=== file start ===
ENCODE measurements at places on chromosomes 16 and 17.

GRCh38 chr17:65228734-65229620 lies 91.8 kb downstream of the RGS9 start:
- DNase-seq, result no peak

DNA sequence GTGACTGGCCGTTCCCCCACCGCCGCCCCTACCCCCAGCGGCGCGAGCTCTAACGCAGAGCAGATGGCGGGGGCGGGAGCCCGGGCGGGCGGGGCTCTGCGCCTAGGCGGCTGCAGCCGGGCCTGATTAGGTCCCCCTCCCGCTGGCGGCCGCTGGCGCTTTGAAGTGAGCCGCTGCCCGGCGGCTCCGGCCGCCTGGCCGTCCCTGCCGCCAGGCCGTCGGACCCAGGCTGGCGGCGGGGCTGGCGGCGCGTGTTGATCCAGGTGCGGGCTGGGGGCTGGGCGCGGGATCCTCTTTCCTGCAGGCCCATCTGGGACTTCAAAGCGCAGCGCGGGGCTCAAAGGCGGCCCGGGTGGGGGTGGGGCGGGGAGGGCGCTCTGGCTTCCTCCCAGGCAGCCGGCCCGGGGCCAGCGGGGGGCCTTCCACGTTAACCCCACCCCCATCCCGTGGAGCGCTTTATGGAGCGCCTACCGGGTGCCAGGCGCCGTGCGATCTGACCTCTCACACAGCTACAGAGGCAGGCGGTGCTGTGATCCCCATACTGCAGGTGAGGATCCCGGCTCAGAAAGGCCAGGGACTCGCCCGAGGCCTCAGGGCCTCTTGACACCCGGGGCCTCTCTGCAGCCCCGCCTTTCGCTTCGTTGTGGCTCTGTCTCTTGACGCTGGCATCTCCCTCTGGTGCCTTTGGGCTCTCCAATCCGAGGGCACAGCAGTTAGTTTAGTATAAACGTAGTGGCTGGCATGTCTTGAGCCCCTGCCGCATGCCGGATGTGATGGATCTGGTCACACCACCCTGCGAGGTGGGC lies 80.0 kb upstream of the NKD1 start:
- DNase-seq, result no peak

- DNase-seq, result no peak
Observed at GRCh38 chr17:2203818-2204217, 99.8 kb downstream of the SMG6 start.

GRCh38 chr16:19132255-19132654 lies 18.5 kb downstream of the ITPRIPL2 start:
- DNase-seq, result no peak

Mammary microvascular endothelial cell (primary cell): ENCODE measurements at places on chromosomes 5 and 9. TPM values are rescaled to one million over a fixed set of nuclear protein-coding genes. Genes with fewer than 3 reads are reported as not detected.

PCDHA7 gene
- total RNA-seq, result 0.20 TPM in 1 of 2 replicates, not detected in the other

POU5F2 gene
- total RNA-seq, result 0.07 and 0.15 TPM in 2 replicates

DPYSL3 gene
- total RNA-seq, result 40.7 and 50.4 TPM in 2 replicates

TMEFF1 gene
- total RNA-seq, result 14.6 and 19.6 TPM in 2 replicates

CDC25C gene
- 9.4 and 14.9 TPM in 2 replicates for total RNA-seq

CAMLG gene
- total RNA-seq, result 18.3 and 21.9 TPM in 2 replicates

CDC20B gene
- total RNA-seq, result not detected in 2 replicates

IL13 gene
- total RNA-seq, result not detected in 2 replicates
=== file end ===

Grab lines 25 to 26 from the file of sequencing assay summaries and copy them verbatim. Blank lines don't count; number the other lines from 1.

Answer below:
IL13 gene
- total RNA-seq, result not detected in 2 replicates